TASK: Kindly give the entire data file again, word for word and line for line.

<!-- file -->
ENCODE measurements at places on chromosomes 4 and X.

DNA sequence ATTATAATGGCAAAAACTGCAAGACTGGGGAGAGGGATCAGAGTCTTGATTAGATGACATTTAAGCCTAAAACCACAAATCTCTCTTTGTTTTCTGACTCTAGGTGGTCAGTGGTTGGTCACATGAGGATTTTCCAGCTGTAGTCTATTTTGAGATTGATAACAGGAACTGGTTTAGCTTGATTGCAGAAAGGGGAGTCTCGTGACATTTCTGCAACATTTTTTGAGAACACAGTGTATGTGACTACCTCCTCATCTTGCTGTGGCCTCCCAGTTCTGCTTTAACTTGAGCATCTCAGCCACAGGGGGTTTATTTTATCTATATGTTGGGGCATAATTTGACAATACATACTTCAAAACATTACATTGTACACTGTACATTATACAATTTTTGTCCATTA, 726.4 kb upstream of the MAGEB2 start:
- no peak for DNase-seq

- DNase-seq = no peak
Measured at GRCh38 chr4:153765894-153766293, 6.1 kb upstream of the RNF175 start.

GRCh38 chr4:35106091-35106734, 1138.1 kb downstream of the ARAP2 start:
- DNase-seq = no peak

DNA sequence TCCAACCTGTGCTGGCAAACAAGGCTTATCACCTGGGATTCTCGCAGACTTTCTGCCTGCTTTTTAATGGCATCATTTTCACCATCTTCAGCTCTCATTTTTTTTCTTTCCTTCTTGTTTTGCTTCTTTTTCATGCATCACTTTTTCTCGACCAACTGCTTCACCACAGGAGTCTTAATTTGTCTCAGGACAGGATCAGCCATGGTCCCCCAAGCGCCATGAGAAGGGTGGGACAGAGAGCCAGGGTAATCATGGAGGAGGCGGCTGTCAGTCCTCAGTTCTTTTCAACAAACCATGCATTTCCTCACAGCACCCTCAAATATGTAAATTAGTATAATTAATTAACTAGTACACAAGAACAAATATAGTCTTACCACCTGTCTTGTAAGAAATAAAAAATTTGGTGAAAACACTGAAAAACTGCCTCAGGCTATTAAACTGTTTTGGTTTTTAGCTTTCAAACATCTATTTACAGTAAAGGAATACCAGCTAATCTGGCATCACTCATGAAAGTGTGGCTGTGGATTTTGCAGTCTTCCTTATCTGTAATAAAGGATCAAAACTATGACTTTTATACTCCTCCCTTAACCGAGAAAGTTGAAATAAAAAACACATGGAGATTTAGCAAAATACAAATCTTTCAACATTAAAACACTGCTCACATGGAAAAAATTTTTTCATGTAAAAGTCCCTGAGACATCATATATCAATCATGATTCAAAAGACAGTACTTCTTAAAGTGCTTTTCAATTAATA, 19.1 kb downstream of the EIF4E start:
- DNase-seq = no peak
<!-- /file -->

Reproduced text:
ENCODE measurements at places on chromosomes 4 and X.

DNA sequence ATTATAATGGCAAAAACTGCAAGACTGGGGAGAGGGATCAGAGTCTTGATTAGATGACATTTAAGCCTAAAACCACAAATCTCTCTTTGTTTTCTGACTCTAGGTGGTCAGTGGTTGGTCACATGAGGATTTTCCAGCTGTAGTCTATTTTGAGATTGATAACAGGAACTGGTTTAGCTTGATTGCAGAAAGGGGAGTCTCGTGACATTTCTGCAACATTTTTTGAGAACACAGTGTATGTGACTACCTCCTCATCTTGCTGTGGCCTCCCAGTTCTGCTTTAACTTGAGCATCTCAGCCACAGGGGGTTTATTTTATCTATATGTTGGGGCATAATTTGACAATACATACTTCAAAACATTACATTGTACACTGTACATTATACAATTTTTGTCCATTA, 726.4 kb upstream of the MAGEB2 start:
- no peak for DNase-seq

- DNase-seq = no peak
Measured at GRCh38 chr4:153765894-153766293, 6.1 kb upstream of the RNF175 start.

GRCh38 chr4:35106091-35106734, 1138.1 kb downstream of the ARAP2 start:
- DNase-seq = no peak

DNA sequence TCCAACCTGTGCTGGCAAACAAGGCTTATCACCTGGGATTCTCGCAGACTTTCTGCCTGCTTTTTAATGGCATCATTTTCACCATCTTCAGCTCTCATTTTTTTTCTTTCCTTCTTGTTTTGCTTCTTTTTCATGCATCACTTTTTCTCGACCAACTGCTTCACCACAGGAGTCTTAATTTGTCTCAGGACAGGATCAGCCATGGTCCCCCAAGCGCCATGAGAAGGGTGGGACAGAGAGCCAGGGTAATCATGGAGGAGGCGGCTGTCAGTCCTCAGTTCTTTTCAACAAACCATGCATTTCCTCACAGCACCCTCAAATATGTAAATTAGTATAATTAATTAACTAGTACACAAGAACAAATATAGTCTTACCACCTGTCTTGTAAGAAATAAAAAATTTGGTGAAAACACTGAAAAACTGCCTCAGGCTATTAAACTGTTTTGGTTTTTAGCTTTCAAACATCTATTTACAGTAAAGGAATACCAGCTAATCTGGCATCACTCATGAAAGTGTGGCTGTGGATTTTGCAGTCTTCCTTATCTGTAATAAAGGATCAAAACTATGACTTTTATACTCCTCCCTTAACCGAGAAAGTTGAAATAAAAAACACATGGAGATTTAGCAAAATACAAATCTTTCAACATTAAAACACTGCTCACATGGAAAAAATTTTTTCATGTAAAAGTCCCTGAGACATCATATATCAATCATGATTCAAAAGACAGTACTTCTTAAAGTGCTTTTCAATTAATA, 19.1 kb downstream of the EIF4E start:
- DNase-seq = no peak